Photo by John Mann

Getting back to reality, above can be seen the former GNR station building in July 1983, in use as a parcels office. Platform 3 is behind the left side of the building and the GER station building is behind and to the left of the photographer. Beneath the awning was a gated exit from the platform, just behind the Reliant car. The passenger entrance to the building was in the west elevation and is now hidden by the rather hideous single storey addition overlooking the large puddle; this area once being the cab rank for the GNR station. There was a large sign proclaiming 'Great Northern Railway' on the west wall below the three central first floor windows and above the passenger entrance. The building ceased being a passenger station in 1910, when facilities were moved to the GER booking hall.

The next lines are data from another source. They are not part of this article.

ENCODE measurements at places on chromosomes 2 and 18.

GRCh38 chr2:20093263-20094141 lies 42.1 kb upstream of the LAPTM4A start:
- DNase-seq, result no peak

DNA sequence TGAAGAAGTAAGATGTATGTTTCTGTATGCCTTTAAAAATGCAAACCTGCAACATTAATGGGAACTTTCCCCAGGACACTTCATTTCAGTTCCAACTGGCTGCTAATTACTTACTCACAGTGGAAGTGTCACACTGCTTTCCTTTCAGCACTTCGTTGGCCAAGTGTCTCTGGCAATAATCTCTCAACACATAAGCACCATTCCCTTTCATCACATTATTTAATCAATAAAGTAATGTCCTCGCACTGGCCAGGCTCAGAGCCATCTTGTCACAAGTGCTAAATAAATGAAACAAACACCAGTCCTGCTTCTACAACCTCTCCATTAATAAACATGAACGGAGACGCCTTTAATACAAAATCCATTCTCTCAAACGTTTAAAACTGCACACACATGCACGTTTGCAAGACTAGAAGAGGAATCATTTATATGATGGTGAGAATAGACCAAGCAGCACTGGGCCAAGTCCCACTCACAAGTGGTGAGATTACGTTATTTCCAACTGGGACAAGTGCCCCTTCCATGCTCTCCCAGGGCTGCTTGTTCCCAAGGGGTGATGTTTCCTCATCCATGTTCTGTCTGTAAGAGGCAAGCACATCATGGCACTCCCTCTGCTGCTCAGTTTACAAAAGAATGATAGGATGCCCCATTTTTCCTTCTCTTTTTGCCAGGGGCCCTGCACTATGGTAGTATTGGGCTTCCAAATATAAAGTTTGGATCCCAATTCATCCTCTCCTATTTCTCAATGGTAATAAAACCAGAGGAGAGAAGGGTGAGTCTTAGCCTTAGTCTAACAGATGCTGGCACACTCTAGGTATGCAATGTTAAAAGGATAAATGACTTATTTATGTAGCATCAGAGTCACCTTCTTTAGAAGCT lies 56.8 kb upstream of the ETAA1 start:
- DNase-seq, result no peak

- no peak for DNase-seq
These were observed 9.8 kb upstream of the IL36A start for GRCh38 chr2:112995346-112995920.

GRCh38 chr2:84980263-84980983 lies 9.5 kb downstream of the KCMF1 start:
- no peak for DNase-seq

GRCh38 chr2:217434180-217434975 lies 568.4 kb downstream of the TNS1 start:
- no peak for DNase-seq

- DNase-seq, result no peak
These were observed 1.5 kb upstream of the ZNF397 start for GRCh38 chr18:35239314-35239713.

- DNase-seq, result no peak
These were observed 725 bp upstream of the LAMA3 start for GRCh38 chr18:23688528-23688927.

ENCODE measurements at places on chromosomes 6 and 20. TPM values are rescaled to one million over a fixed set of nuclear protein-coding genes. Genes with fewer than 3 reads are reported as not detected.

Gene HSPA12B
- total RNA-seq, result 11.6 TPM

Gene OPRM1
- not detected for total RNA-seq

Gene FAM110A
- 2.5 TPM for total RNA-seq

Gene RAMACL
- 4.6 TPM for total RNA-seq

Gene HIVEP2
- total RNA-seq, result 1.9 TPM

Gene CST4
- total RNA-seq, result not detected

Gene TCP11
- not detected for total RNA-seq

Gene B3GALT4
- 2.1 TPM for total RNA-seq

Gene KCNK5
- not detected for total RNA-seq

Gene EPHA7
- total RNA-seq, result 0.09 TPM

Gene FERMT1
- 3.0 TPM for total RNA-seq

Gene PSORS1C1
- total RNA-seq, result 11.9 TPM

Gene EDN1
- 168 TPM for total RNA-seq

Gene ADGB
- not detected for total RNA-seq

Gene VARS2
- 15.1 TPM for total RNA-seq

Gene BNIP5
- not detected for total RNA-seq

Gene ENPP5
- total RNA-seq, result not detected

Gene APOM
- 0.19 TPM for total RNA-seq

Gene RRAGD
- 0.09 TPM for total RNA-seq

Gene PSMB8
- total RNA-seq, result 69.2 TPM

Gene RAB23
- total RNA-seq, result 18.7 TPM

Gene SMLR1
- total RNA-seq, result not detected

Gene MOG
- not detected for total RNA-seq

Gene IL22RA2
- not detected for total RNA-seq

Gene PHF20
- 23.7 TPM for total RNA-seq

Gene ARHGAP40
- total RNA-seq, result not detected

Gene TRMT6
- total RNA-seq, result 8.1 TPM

The building is still standing at the time of writing and the photograph appears to have been taken from the former Station Hotel. The loading dock on the right was used for parcels traffic, loading / unloading cars, circus traffic including elephants and just about anything else that needed special handling. Sometimes the south pilot would hide away there, as would DMU stock between duties. For many years during BR days another siding to the right of the vans was home to Thompson suburban coach E88519E, the reason for this coach being here is unknown but it remained until well into the 1970s if not later.

The GER, GNR and LNWR all had their own goods and locomotive facilities, while the Midland shared facilities apart from the goods shed near Mill Road which period maps claim existed during the late 19th century. These facilities will be detailed later.

The GNR also had its own hotel in Cambridge, at the junction of Station Road and Hills Road. It is extant as of February 2015 but has long since ceased to have any connection with the railway other than its name,